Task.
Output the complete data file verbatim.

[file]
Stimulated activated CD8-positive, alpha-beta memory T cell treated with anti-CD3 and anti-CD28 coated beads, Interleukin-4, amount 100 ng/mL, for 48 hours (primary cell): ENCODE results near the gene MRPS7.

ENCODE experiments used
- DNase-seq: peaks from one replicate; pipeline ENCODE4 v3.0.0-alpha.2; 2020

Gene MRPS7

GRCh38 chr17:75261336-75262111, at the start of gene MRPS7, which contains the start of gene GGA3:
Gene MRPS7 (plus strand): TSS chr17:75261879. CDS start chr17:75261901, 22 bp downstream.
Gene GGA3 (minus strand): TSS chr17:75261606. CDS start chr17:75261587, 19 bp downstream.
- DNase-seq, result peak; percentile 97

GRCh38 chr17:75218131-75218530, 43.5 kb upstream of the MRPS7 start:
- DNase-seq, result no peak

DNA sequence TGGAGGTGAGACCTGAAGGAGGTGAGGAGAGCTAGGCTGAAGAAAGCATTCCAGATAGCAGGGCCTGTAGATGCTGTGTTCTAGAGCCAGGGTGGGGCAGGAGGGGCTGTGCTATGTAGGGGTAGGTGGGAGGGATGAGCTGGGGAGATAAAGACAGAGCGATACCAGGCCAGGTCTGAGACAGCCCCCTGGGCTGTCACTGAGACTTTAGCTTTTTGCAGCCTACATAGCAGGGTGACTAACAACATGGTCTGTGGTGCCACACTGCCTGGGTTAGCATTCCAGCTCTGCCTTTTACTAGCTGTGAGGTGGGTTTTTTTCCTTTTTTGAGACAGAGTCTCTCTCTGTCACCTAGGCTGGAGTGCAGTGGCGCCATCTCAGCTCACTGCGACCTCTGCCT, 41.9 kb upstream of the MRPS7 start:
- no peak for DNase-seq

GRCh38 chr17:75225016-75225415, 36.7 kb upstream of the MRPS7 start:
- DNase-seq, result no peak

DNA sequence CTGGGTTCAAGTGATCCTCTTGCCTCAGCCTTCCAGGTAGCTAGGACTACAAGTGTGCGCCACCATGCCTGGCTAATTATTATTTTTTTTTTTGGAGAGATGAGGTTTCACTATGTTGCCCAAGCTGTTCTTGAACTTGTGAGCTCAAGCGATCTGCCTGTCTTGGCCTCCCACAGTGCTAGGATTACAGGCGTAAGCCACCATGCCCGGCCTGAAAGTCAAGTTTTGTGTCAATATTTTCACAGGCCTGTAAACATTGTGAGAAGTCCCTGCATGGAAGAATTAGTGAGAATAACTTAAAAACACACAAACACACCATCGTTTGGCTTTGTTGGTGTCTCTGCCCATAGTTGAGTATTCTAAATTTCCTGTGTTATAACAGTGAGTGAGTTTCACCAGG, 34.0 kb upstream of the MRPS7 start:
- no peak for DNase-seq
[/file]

Stimulated activated CD8-positive, alpha-beta memory T cell treated with anti-CD3 and anti-CD28 coated beads, Interleukin-4, amount 100 ng/mL, for 48 hours (primary cell): ENCODE results near the gene MRPS7.

ENCODE experiments used
- DNase-seq: peaks from one replicate; pipeline ENCODE4 v3.0.0-alpha.2; 2020

Gene MRPS7

GRCh38 chr17:75261336-75262111, at the start of gene MRPS7, which contains the start of gene GGA3:
Gene MRPS7 (plus strand): TSS chr17:75261879. CDS start chr17:75261901, 22 bp downstream.
Gene GGA3 (minus strand): TSS chr17:75261606. CDS start chr17:75261587, 19 bp downstream.
- DNase-seq, result peak; percentile 97

GRCh38 chr17:75218131-75218530, 43.5 kb upstream of the MRPS7 start:
- DNase-seq, result no peak

DNA sequence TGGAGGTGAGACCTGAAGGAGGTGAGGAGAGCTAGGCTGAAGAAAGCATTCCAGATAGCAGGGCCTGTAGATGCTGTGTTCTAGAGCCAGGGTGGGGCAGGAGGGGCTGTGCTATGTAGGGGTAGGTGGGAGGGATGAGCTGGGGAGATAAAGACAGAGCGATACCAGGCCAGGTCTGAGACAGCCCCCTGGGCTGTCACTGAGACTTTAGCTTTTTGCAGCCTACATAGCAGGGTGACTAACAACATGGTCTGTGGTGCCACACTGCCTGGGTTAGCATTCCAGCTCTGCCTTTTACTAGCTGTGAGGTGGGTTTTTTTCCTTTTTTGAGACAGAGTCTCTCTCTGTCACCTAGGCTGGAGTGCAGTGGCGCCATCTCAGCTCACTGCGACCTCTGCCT, 41.9 kb upstream of the MRPS7 start:
- no peak for DNase-seq

GRCh38 chr17:75225016-75225415, 36.7 kb upstream of the MRPS7 start:
- DNase-seq, result no peak

DNA sequence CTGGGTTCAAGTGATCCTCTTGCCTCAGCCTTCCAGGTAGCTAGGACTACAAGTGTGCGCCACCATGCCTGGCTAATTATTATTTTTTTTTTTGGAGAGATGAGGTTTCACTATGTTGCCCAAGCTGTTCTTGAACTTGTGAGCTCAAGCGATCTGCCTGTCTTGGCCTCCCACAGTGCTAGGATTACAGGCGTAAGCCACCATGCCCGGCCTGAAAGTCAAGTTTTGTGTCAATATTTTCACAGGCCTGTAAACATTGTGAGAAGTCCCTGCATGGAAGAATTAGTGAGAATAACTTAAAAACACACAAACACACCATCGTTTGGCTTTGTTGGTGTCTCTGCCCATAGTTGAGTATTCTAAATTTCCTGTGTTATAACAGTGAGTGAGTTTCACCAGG, 34.0 kb upstream of the MRPS7 start:
- no peak for DNase-seq